NEWARK, Del.--(BUSINESS WIRE)--While the confetti has been swept away and New Year’s celebrations are over for another year, many U.S. college-bound students still have one more important resolution to uphold in 2017: filing a Free Application for Federal Student Aid (FAFSA). Schools rely on information students submit through the FAFSA to develop financial aid packages, states use it to determine student eligibility for state-based aid, and some scholarships require it as part of their application.
By simply completing the FAFSA, students can gain access to more than $150 billion in grants, work-study funds, and federal student loans. Families can get started on the process by creating their Federal Student Aid ID username and password at fafsa.gov.
“Although the FAFSA application release date was shifted forward to Oct. 1 for the upcoming academic year, state deadlines haven’t changed, and some are rapidly approaching,” said Martha Holler, senior vice president, Sallie Mae. “So, if you’ve made a resolution to file your FAFSA in 2017, now is the time to check it off your college prep to-do-list.”
To help families navigate the FAFSA process, Sallie Mae, the nation’s saving, planning, and paying for college company, has created an online library of tips, tools, and resources. Here’s what students and families need to know:
The FAFSA was made available three months earlier, but state
deadlines have not changed.
Some state deadlines for grant and scholarship aid are right around the corner, including Tennessee on Jan. 17, Missouri on Feb. 1, and Connecticut on Feb. 15. In addition, several states, including Massachusetts, Texas, and Washington, award aid on a first-come, first-served basis. All state deadlines are listed at fafsa.ed.gov/deadlines.
Families must use their 2015 tax information.
This should help simplify the application process, as families will no longer need to estimate their taxes to complete the FAFSA, or put off completing it until they file their 2016 taxes. Asking families to use their 2015 tax return, or what the Department of Education calls “prior-prior year” tax information, also means more families will be able to use the IRS Data Retrieval Tool, which helps save time by importing tax information directly into the FAFSA.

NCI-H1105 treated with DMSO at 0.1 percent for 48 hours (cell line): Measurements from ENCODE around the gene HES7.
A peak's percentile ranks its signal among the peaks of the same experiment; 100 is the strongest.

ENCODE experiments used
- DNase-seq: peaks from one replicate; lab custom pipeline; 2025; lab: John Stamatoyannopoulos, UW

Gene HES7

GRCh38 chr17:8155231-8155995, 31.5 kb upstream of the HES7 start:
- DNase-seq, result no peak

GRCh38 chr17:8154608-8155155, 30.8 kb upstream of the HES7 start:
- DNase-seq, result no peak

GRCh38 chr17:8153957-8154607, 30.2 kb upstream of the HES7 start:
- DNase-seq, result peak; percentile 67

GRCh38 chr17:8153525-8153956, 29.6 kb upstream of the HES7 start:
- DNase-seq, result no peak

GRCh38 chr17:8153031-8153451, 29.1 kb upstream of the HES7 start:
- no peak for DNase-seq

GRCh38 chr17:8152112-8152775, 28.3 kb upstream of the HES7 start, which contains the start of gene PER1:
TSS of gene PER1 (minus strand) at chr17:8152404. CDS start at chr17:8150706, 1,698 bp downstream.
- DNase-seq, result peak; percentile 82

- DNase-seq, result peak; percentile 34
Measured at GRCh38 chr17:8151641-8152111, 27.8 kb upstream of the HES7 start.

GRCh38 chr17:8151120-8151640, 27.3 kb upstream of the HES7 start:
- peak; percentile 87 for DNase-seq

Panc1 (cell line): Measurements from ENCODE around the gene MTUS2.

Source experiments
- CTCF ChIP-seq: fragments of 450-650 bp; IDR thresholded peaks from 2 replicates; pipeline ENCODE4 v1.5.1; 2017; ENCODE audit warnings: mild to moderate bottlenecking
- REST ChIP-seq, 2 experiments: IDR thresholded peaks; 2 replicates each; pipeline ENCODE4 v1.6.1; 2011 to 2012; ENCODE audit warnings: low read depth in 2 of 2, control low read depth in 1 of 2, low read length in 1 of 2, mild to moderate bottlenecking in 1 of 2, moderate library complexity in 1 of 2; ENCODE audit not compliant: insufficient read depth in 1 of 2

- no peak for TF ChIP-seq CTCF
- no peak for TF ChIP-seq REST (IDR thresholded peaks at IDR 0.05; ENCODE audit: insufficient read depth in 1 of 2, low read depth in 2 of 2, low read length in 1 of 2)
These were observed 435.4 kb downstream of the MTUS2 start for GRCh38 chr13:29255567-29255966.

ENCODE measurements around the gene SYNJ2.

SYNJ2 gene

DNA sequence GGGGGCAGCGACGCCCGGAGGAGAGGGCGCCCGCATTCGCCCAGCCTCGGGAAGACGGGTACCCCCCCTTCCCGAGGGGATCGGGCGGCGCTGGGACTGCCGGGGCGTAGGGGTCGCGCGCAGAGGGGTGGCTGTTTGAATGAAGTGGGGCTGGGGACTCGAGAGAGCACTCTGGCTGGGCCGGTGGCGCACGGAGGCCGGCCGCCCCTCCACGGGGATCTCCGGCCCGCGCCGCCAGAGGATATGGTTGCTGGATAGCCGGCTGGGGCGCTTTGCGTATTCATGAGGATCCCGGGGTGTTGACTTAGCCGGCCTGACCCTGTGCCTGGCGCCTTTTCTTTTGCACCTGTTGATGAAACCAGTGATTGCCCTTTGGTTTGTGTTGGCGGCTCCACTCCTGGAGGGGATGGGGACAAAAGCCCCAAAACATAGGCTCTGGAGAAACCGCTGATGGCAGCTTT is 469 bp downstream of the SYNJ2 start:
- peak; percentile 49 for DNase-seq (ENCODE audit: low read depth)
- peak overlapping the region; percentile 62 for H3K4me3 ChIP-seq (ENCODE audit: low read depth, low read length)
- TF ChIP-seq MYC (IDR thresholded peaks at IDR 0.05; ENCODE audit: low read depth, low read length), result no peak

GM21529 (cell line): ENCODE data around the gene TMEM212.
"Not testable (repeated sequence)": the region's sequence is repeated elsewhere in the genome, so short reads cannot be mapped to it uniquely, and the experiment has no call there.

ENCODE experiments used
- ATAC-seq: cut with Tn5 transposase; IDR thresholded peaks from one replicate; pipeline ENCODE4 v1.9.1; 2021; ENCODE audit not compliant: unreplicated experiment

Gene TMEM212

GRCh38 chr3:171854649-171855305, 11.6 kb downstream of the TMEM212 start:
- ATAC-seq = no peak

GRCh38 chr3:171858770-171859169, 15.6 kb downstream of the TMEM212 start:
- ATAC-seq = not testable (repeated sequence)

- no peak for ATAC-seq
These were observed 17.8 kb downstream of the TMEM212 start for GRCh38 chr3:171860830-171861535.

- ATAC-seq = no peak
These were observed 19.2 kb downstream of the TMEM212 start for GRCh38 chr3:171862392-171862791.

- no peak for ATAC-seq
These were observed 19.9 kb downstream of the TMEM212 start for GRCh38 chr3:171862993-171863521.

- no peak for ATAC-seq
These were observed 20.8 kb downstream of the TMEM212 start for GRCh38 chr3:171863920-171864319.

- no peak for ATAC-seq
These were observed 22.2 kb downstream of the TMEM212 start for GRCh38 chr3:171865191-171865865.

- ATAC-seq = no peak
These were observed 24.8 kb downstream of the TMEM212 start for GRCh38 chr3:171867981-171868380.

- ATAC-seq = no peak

Award letters may be mailed to students earlier.
Due to the earlier availability of the FAFSA, many colleges are now releasing financial aid award letters earlier this year. Award letters provide important information, including the school’s estimated Cost of Attendance and the financial aid package — including scholarships, grants, and loans — offered to the student. For more information on analyzing award letters, visit SallieMae.com/awardletters.
Families of college-bound students should also remember the following strategies for successfully completing the FAFSA:
- Gather any required information before attempting to file the FAFSA. In addition to creating a username and password — Federal Student Aid ID — families will need Social Security numbers, driver’s license numbers, bank statements, 2015 tax returns, and W-2 forms. Having this information ready to go before you begin the application can expedite the process.
- Complete the FAFSA as a high school senior — and every year in college. Filing a new FAFSA each year is the only way to remain eligible for federal student aid, and it is important to note that the amount of aid may change each year. Additionally, nearly every student is eligible for some form of financial aid, so it’s essential that all families complete a FAFSA on an annual basis.
- The most convenient way to fill out a FAFSA is online at fafsa.gov. And remember, filing the FAFSA is always free. Never pay a fee to file the FAFSA, and make sure to file at fafsa.gov.
- Consider listing any state schools first on the FAFSA. Families will need to list at least one school on the FAFSA. Some state aid is based on the order in which schools are listed, so families may want to list state schools first to be in line for any available state aid. Additional information, including state deadlines for completing the FAFSA, is available at studentaid.ed.gov/sa/fafsa.
To watch Sallie Mae’s “Beginner’s Guide to FAFSA” video, get additional tips about completing and submitting the FAFSA, or to download the College Ahead Mobile App to keep track of key deadlines, visit salliemae.com/fafsa.
Sallie Mae (NASDAQ: SLM) is the nation’s saving, planning, and paying for college company. Whether college is a long way off or just around the corner, Sallie Mae offers products that promote responsible personal finance, including private education loans, Upromise rewards, scholarship search, college financial planning tools, and online retail banking. Learn more at SallieMae.com. Commonly known as Sallie Mae, SLM Corporation and its subsidiaries are not sponsored by or agencies of the United States of America.